Datto SIRIS appliances (both physical and virtual instances) can take agentless backups of virtual machines running on VMware vSphere. Agentless backups leverage the capabilities of the host hypervisor to capture a snapshot of the production VM even when it is shut down. For more information about the differences between agent-based and agentless backups, see this article.
Agentless backups do not require the installation of a backup agent on the target machine to facilitate communication with the Datto appliance. See the Backup Process section of this article for a technical overview of how agentless backups function.
- Target System Requirements and Compatibility
- Pairing a Target System for Agentless Backup
- Backup Process
- Additional Resources
- Because you no longer have to download an agent to your target VM, adding VM targets to Datto appliances has become quicker and easier.
- Backups are more efficient now that they are done through VMware's data storage API (VADP).
- Agentless backups work on both Windows and Linux virtual machines.
- We can run a backup even when a VM is powered off.
- Other common functions of the SIRIS remain the same.
- You are not forced to go agentless: you can still back up your machines using the Datto Windows Agent, Datto Linux Agent, Datto Mac Agent, or the ShadowSnap Agent.
Host System Prerequisites
Agentless backups run on physical SIRIS and Virtual SIRIS powered by vSphere versions 5.1, 5.5, 6.0, and 6.5. Support for vSphere 5.1 will end after December 2017.
- vSphere Essentials
- vSphere Essentials Plus
- vSphere Standard
- vSphere Enterprise
- vSphere Enterprise Plus
To enable backups on a Windows VM, VMware Tools needs to be present on the target VM. For backups on Linux, install open-vm-tools-lts-trusty. This package includes the necessary VMware Snapshot Provider service.
Datto supports agentless backups of the following operating systems:
- All Windows Editions after 2000 / XP
- Ubuntu 12.04, 14.04 and 16.04.
- Debian 7.x and 8.x.
- Fedora 20, 21, 22, 23 and 24.
- Centos 5, 6.x and 7.x.
- RHEL 5, 6.x and 7.x
- openSUSE 13.1 and 13.2
- openSUSE Leap 42.1
- SUSE Linux Enterprise 11 sp4
- NOTE: VMware vCenter Server is unsupported.
- SUSE Linux Enterprise 12 sp1
- SUSE Linux Enterprise sp2 and openSUSE 42.2
Linux agentless backups support the following file systems:
- SIRIS Virtual (and thus agentless backup) is not supported in the free version of vSphere (vSphere Hypervisor).
- Agentless backups are unable to work on encrypted VMs.
- Spanned volumes are not supported. Spanned volume support is available for agent-based backups only.
- Volumes formatted using Microsoft's ReFS are not supported.
- Dynamic Disk Technology is unsupported.
- Agentless backups from a Physical Device (and failover for Virtual SIRIS) operate over Network Block Driver Transport Method; consequently are restricted in speed they may operate at, specifically to a maximum of 40% of the management network interface.
- Network Block Driver Transport Method backups are limited in concurrency dependent on the host's version of VMware.
The following is the process to pair a machine for backup:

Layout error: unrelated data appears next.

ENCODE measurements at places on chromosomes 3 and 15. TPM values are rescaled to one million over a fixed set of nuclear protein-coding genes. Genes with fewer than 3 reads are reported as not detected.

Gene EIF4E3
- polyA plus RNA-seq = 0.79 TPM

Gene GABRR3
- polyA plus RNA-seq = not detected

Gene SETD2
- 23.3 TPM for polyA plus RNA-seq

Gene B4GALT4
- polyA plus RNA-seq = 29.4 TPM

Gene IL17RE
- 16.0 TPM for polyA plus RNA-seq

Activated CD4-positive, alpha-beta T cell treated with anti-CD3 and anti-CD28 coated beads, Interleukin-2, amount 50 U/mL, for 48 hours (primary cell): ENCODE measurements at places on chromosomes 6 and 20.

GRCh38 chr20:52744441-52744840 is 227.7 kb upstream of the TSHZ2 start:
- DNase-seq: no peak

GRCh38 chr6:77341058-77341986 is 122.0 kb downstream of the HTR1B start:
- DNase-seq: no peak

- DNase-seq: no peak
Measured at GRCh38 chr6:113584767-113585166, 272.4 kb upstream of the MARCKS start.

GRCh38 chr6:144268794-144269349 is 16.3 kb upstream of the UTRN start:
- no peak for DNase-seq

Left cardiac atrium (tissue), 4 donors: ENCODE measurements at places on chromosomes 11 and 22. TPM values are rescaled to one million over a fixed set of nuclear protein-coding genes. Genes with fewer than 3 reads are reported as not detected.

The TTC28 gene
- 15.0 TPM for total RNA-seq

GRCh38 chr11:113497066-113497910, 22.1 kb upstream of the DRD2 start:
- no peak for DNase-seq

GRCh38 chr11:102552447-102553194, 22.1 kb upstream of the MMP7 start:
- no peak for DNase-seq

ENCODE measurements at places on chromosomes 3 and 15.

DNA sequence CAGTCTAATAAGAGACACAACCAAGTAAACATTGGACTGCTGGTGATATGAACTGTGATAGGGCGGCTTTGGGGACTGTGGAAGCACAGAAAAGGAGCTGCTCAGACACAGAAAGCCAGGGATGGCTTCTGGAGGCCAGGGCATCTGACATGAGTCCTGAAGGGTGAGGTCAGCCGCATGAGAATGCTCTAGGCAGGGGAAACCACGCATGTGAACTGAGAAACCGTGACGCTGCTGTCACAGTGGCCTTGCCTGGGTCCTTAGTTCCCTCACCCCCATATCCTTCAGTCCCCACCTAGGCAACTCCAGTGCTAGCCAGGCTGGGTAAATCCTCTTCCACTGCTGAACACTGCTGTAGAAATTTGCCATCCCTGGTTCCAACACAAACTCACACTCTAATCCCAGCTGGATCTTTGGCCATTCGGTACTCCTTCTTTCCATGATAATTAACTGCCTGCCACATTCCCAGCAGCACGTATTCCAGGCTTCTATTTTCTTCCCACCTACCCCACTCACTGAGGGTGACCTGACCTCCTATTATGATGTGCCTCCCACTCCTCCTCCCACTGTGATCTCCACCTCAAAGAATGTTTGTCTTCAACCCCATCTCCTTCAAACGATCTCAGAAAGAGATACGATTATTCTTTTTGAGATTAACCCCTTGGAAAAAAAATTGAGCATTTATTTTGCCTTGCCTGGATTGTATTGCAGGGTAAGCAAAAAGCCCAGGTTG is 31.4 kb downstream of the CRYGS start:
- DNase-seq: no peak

From the GUI of your Datto appliance, click the Protect tab. You will see the window shown in Figure 1.
Figure 1: Protect a System
Click Agentless Systems. You will see the window shown in Figure 2.
Figure 2: VMware machines to protect
Check the boxes next to each target system that you want to back up. You can select multiple systems.
If your VM is not listed, click the Add Hypervisor Wizard link to create a new hypervisor connection.
The rest of the pairing process is the same as for agent-based systems. See the Agent Installation Wizard article for more information.
When the process is complete, you will see a Successfully Paired notification appear next to each selected system, as shown in Figure 3. You will also see a new entry for each agent on the Protect tab of the GUI when you click Return to Agent Overview.
Figure 3: Successful pairing
Before a Datto appliance can take an agentless backup, it needs to be connected to your hypervisor. For hypervisor connection steps, see the article Connecting A Datto Appliance To A VMware Hypervisor.
Unlike agent-based backups, which are VSS-dependent, in an agentless backup, the Datto appliance interacts directly with your hypervisor to snapshot and back up a virtual machine. It does so by taking the following steps:
- The Datto uses the hypervisor connection to connect to the vSphere environment.
- It uses the VMware snapshot provider (part of VMware tools), to take a snapshot of the VM.
The first two steps also occur when the Datto pairs with the target VM.
- If the Datto device is a virtual appliance, it can use hot add (through vddk-fuse) to directly attach the VMDK from the VMware snapshot to itself. Using hotadd, the backup data is transferred over the vSphere management network.
As a failover, or if the Datto device is a physical appliance, it connects to the VMDK from the VMware snapshot using the Network Block Device (NBD) protocol. With this type of connection, the backup data is transferred over the VM network.
- The Datto appliance uses libguestfs to analyse the disk image to get necessary information about the disk structure and the file system(s) on it.
- The appliance transfers the backup data from the VMware snapshot of the VMDK to itself, and takes a ZFS snapshot of the disk images in the live dataset, just like an agent-based backup.
Figure 4 illustrates the data flow for the agentless backup process.
Q: Are the backups saved on the Datto device thin or thick provisioned?
A: Agentless backups transfer to the Datto appliance as a sparse image, a type of disk image file that takes up only as much disk space as is stored in it. Sparse images grow in size as the user adds data to them.